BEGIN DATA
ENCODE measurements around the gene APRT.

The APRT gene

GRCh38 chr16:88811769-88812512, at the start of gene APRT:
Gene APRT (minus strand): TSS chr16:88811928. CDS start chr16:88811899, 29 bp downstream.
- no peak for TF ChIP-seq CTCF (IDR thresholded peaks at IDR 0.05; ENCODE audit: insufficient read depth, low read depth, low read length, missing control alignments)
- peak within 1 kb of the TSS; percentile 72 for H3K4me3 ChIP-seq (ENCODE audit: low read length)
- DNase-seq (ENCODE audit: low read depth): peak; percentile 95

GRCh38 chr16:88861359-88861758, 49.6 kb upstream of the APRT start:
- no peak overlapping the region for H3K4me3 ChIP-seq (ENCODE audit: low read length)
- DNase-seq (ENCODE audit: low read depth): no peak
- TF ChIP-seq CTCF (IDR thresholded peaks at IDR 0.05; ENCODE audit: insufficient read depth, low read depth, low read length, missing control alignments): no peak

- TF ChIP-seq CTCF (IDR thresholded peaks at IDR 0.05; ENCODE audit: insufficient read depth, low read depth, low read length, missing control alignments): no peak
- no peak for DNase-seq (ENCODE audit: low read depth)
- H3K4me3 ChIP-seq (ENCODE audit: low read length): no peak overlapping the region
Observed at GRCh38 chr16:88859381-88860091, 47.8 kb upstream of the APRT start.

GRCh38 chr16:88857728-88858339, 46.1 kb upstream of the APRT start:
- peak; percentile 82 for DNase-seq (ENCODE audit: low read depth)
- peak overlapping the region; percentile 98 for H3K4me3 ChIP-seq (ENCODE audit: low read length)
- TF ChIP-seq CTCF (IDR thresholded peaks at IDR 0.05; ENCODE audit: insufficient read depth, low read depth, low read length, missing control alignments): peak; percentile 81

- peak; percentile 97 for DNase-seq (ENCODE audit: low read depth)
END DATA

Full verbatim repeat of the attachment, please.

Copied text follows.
ENCODE measurements around the gene APRT.

The APRT gene

GRCh38 chr16:88811769-88812512, at the start of gene APRT:
Gene APRT (minus strand): TSS chr16:88811928. CDS start chr16:88811899, 29 bp downstream.
- no peak for TF ChIP-seq CTCF (IDR thresholded peaks at IDR 0.05; ENCODE audit: insufficient read depth, low read depth, low read length, missing control alignments)
- peak within 1 kb of the TSS; percentile 72 for H3K4me3 ChIP-seq (ENCODE audit: low read length)
- DNase-seq (ENCODE audit: low read depth): peak; percentile 95

GRCh38 chr16:88861359-88861758, 49.6 kb upstream of the APRT start:
- no peak overlapping the region for H3K4me3 ChIP-seq (ENCODE audit: low read length)
- DNase-seq (ENCODE audit: low read depth): no peak
- TF ChIP-seq CTCF (IDR thresholded peaks at IDR 0.05; ENCODE audit: insufficient read depth, low read depth, low read length, missing control alignments): no peak

- TF ChIP-seq CTCF (IDR thresholded peaks at IDR 0.05; ENCODE audit: insufficient read depth, low read depth, low read length, missing control alignments): no peak
- no peak for DNase-seq (ENCODE audit: low read depth)
- H3K4me3 ChIP-seq (ENCODE audit: low read length): no peak overlapping the region
Observed at GRCh38 chr16:88859381-88860091, 47.8 kb upstream of the APRT start.

GRCh38 chr16:88857728-88858339, 46.1 kb upstream of the APRT start:
- peak; percentile 82 for DNase-seq (ENCODE audit: low read depth)
- peak overlapping the region; percentile 98 for H3K4me3 ChIP-seq (ENCODE audit: low read length)
- TF ChIP-seq CTCF (IDR thresholded peaks at IDR 0.05; ENCODE audit: insufficient read depth, low read depth, low read length, missing control alignments): peak; percentile 81

- peak; percentile 97 for DNase-seq (ENCODE audit: low read depth)